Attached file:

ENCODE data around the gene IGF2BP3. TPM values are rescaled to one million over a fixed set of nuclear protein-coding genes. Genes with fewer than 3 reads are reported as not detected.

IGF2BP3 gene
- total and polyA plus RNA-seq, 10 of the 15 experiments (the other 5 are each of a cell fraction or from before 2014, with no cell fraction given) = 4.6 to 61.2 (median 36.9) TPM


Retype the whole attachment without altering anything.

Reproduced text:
ENCODE data around the gene IGF2BP3. TPM values are rescaled to one million over a fixed set of nuclear protein-coding genes. Genes with fewer than 3 reads are reported as not detected.

IGF2BP3 gene
- total and polyA plus RNA-seq, 10 of the 15 experiments (the other 5 are each of a cell fraction or from before 2014, with no cell fraction given) = 4.6 to 61.2 (median 36.9) TPM